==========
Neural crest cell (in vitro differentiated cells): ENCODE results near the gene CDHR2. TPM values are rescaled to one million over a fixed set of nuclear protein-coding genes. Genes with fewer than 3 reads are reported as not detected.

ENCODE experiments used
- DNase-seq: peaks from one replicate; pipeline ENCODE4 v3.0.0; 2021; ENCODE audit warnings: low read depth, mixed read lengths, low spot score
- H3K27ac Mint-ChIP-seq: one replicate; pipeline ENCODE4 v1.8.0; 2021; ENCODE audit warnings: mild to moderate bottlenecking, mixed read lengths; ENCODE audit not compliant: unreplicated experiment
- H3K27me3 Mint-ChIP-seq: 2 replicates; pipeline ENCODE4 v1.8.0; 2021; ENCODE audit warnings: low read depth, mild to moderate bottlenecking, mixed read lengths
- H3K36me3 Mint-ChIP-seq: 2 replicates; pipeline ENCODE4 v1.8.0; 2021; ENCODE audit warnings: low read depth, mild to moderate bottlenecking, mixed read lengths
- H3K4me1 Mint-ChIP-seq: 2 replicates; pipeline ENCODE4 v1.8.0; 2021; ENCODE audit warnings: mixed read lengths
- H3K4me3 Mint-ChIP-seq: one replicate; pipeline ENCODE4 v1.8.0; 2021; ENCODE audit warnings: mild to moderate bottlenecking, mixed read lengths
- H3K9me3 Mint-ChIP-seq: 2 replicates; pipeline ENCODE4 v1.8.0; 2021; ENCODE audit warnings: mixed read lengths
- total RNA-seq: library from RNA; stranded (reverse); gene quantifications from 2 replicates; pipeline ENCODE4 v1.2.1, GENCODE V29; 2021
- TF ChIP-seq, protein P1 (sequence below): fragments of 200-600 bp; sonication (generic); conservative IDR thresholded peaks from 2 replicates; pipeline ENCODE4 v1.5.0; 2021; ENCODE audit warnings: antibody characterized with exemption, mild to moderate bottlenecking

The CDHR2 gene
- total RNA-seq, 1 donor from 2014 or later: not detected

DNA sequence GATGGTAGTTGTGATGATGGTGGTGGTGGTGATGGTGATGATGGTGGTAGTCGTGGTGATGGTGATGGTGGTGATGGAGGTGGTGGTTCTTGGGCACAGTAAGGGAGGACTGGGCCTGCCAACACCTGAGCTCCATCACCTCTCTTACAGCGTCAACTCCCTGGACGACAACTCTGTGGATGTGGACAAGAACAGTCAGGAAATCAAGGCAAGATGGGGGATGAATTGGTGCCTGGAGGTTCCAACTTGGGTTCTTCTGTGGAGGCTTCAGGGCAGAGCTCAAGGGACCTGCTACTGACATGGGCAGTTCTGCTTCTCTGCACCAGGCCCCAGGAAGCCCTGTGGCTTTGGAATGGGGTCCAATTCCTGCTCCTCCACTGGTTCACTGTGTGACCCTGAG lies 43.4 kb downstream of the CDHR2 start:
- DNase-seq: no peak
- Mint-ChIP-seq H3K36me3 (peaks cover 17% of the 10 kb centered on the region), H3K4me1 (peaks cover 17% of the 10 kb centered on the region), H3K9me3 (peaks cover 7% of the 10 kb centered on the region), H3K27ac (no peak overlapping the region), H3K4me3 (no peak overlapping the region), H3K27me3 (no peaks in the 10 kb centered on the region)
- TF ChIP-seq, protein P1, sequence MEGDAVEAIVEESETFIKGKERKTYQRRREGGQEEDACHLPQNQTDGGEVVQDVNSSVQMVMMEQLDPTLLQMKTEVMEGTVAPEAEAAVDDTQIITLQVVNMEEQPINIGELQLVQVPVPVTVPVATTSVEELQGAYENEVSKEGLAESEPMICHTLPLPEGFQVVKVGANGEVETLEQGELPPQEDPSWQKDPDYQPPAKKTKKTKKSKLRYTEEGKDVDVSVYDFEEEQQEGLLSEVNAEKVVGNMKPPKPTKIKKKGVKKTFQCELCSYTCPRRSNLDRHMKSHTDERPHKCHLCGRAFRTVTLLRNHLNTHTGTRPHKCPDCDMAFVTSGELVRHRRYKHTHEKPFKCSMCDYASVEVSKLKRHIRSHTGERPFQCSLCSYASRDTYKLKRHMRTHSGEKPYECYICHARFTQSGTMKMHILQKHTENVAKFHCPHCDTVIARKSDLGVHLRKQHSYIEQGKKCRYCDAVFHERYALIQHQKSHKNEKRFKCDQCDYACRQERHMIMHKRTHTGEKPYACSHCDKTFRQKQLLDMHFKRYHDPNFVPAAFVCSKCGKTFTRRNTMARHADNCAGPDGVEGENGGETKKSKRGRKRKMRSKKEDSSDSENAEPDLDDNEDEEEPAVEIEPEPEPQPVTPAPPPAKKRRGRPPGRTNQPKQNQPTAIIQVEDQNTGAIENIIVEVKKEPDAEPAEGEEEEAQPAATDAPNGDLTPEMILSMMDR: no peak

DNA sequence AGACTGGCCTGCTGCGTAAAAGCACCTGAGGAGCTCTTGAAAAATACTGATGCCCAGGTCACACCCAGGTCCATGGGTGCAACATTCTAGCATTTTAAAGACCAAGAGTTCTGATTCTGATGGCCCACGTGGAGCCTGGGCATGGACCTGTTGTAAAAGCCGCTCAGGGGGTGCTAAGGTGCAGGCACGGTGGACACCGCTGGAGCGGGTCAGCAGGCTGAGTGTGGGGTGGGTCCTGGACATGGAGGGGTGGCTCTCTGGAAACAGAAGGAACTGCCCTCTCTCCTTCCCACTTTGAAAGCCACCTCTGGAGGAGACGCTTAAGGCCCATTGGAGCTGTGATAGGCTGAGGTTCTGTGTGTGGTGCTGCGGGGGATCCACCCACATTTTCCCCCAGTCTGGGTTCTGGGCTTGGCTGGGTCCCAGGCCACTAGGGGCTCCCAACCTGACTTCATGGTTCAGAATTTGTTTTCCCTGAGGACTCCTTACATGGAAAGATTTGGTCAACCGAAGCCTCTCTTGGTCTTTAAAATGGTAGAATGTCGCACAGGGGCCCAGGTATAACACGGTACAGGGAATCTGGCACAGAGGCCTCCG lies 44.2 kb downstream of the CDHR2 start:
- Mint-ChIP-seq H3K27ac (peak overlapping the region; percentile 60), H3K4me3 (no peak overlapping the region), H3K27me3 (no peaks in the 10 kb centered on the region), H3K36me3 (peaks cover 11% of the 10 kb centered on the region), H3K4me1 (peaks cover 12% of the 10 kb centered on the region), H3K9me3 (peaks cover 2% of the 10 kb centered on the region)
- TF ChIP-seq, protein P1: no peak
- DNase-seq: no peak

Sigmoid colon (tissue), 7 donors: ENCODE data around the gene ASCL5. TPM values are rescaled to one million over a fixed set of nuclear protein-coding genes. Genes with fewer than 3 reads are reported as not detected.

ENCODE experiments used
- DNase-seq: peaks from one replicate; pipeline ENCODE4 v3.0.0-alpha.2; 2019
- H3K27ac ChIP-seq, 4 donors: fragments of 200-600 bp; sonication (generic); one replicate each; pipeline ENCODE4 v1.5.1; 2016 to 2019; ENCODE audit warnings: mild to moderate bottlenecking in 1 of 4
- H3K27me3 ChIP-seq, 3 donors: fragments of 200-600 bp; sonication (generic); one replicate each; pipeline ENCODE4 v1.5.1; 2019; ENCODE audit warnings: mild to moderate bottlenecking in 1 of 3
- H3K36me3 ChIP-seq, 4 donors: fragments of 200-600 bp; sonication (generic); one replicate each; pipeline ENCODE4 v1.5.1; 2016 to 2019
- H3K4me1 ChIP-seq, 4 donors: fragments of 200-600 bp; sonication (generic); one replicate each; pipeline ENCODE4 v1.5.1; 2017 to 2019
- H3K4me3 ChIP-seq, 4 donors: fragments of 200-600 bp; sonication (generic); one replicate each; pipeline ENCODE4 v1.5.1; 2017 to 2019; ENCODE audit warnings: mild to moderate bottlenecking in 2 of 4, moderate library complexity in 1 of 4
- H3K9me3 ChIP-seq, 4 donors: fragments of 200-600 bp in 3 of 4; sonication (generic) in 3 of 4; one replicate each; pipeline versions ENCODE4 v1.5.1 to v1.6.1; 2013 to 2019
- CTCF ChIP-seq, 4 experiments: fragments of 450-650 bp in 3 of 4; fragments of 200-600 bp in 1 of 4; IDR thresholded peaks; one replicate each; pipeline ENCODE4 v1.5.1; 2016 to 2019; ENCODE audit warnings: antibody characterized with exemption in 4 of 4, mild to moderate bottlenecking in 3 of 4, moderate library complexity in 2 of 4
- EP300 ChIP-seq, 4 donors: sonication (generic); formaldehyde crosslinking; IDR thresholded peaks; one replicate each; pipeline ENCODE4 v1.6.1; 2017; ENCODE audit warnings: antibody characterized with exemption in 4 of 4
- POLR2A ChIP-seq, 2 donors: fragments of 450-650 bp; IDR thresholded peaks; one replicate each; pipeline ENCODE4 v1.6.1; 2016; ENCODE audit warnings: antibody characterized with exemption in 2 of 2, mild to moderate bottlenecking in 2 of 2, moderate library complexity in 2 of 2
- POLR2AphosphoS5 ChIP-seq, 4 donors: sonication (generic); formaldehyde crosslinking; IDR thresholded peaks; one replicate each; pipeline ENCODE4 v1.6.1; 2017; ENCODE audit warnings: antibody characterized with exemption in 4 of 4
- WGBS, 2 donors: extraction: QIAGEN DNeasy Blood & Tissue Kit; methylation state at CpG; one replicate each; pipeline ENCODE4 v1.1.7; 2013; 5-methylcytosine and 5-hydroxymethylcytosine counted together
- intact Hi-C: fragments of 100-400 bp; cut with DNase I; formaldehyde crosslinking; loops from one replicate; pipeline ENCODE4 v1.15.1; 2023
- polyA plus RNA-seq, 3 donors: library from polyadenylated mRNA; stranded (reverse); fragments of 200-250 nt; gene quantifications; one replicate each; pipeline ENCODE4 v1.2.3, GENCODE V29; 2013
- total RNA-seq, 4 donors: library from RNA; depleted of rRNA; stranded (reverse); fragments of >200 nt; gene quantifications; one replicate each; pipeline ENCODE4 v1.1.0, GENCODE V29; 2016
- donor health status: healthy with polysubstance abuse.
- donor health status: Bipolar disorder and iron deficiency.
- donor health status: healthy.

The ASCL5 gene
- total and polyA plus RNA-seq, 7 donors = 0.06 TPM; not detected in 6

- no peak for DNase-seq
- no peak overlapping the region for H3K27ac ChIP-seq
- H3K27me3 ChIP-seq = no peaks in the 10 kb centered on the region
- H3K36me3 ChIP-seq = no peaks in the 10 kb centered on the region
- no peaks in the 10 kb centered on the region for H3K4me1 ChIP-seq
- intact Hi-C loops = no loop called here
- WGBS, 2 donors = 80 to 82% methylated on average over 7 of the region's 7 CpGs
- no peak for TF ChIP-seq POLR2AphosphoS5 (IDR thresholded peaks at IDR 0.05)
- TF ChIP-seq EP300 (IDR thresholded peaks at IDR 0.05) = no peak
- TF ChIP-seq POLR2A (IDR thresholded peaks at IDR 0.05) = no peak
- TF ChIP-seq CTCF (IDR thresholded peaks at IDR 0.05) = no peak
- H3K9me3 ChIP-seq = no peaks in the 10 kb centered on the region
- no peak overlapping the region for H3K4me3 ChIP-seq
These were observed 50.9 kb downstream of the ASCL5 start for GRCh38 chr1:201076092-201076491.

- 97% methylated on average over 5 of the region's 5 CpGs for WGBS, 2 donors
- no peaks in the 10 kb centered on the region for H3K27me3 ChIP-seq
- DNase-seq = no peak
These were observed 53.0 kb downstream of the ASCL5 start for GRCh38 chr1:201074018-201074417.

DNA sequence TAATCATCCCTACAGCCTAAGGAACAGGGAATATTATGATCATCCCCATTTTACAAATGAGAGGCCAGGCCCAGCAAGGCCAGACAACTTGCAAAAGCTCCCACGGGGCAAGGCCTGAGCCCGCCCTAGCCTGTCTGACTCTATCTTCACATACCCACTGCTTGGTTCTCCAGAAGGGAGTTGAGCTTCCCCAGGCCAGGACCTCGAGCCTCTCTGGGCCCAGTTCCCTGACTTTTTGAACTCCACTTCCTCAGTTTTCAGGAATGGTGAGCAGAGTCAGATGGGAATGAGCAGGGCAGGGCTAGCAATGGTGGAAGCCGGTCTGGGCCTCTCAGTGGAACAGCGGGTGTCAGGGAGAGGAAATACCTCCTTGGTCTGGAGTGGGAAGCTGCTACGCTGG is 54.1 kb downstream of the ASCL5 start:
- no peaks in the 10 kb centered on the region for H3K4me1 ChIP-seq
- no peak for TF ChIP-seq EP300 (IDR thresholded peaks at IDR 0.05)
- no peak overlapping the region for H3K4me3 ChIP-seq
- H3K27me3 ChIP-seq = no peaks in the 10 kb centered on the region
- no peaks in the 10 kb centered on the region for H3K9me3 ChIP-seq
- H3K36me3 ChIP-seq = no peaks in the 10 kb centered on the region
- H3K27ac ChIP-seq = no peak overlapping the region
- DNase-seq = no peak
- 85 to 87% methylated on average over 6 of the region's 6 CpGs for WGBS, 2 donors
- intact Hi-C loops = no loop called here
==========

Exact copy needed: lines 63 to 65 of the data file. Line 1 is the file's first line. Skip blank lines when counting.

- no peaks in the 10 kb centered on the region for H3K4me1 ChIP-seq
- no peak for TF ChIP-seq EP300 (IDR thresholded peaks at IDR 0.05)
- no peak overlapping the region for H3K4me3 ChIP-seq